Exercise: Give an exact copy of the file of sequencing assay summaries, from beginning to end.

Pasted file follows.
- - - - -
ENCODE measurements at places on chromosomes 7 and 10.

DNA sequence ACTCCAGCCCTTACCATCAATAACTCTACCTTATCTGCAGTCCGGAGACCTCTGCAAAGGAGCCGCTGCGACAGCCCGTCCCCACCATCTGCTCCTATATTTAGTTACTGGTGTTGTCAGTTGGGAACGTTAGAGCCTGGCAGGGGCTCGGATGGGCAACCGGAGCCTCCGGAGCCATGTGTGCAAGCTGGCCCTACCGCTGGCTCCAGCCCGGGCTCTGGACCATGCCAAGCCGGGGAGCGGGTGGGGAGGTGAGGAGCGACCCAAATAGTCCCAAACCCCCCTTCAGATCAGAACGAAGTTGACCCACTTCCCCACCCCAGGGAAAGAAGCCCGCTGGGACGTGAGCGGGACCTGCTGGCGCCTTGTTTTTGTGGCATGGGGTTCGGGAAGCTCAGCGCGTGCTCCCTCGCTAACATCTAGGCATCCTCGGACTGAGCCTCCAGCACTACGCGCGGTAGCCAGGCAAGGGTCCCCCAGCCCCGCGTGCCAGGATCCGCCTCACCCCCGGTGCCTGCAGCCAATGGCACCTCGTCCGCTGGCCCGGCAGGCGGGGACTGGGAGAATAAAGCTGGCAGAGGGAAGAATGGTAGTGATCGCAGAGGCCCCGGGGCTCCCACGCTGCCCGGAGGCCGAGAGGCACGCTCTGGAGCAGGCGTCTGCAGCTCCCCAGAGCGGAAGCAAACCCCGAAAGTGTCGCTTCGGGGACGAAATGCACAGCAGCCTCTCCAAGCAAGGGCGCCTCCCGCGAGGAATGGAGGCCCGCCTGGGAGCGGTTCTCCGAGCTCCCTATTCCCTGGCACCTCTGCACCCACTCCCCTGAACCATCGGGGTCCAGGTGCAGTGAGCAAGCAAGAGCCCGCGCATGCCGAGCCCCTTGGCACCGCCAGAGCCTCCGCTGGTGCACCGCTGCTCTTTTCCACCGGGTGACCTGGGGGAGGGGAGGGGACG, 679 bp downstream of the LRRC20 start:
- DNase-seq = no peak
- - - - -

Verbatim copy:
ENCODE measurements at places on chromosomes 7 and 10.

DNA sequence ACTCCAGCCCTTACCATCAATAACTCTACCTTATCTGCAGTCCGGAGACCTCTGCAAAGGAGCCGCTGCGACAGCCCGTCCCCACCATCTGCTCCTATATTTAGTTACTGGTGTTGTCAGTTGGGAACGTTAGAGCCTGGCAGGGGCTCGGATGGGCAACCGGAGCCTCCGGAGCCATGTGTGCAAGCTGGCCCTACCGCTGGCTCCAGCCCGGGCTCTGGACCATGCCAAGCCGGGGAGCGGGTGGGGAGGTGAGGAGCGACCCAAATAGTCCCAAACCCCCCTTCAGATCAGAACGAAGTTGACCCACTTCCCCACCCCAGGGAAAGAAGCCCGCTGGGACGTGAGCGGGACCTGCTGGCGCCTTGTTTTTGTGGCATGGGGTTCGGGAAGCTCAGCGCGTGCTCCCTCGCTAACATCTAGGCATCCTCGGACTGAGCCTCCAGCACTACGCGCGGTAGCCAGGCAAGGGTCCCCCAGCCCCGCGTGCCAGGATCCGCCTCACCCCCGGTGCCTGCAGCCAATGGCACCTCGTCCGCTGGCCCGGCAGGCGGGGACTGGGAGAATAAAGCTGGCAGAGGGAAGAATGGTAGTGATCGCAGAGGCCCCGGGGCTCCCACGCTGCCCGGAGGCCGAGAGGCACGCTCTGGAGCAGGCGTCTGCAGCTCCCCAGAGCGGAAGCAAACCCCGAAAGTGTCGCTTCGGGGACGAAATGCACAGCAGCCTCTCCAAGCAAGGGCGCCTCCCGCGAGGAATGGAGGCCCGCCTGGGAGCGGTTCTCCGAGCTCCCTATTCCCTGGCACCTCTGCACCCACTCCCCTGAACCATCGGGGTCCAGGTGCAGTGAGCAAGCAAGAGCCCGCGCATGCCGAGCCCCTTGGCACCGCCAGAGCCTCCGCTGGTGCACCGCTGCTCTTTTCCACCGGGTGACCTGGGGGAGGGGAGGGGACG, 679 bp downstream of the LRRC20 start:
- DNase-seq = no peak